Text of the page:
partnership-gone-bad

If you and your partner have a standard business agreement, great—but it won’t protect you if the partnership falls apart.

Standard agreements map out how to deal with the impacts of death, disability and bankruptcy. They’re essential, but you’re fooling yourself if you think they cover true worst-case scenarios.

Michael Vaughn*, a Vancouver-based advisor, found out the hard way.

Early in his career, he joined a senior colleague’s new, independent business. Vaughn, who was brought on for his investment expertise, thought they had a solid partnership agreement. But the document only covered common exit scenarios and didn’t protect him when things went sour.

Worse, some portions of the agreement were verbal—a major oversight.

Though he and his partner were compatible the first few years—both worked on “revolutionizing and growing the business,” he concedes—their connection deteriorated.

We exited “the honeymoon phase and entered a nightmare scenario,” he says. “My partner underwent a major personality shift. Whether that was due to greed, jealousy of my client relationships and expertise, or his natural disposition coming out, the relationship turned hostile.”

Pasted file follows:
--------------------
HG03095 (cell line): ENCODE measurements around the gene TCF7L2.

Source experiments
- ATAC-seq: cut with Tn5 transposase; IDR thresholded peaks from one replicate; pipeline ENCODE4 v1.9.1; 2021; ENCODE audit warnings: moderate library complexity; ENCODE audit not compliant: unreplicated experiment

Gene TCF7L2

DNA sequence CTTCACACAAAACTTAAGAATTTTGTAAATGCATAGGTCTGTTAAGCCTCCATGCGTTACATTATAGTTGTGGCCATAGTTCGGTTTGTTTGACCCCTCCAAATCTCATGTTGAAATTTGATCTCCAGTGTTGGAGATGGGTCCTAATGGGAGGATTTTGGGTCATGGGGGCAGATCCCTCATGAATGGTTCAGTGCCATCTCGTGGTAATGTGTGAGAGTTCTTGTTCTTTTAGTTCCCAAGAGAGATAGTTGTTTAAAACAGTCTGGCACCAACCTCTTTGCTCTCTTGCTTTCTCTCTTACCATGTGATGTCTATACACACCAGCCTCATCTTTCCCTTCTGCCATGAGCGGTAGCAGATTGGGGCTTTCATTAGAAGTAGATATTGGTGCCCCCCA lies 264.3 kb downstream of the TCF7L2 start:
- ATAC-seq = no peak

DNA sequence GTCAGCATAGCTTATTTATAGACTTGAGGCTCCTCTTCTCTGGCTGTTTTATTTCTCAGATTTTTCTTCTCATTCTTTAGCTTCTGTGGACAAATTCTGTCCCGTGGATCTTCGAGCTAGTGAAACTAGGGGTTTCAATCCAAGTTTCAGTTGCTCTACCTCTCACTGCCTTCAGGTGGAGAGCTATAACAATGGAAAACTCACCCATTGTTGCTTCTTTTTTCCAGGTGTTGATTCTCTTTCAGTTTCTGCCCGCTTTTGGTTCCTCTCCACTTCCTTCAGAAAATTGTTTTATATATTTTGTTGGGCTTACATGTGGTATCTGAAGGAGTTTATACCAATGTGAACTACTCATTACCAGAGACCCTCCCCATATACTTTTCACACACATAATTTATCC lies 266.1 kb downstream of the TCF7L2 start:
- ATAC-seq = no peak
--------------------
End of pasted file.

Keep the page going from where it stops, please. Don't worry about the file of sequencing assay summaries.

The older partner started exploiting holes in their agreement by bending compensation rules, adding clauses and altering how Vaughn could access equity.

Realizing it was impossible to save the marred partnership, he cut his losses. And, in the aftermath, Vaughn’s former partner used industry connections to attempt to ruin his career, forcing him to do damage control while getting back on his feet.

While a more detailed partnership agreement would have better protected his interests, it couldn’t account for a vindictive partner.

The lesson? Properly evaluate your partner’s personality, and then enact a complex, detailed agreement that protects your clients and your share of the business.

Test your compatibility

One major indicator of a prospective partner’s value is her work history and reputation, says David Shlagbaum, partner at law firm Robins Appleby & Taub in Toronto. “Look at the existing liabilities and assets of your target partner, as you would an investment in a business,” he says.

Find out her preferred compensation and fee structure, approach to risk, balance-sheet strength, and the content of her client reviews over the past five years. Look for red flags like high turnover rates and pending lawsuits. If your prospective partner won’t co-operate with the discovery process, walk away.

And, it’s not enough to have similar backgrounds and investing styles. You need to know whether your partner will be able to handle unanticipated challenges as your business evolves.

Vaughn recently started fresh with new partners; and, chastened by his breakup, proceeded with caution. Before sealing the deal, the new group met two-to-three times per week for six months to discuss operational details and business planning, as well as each of their working styles, outlooks and experiences.

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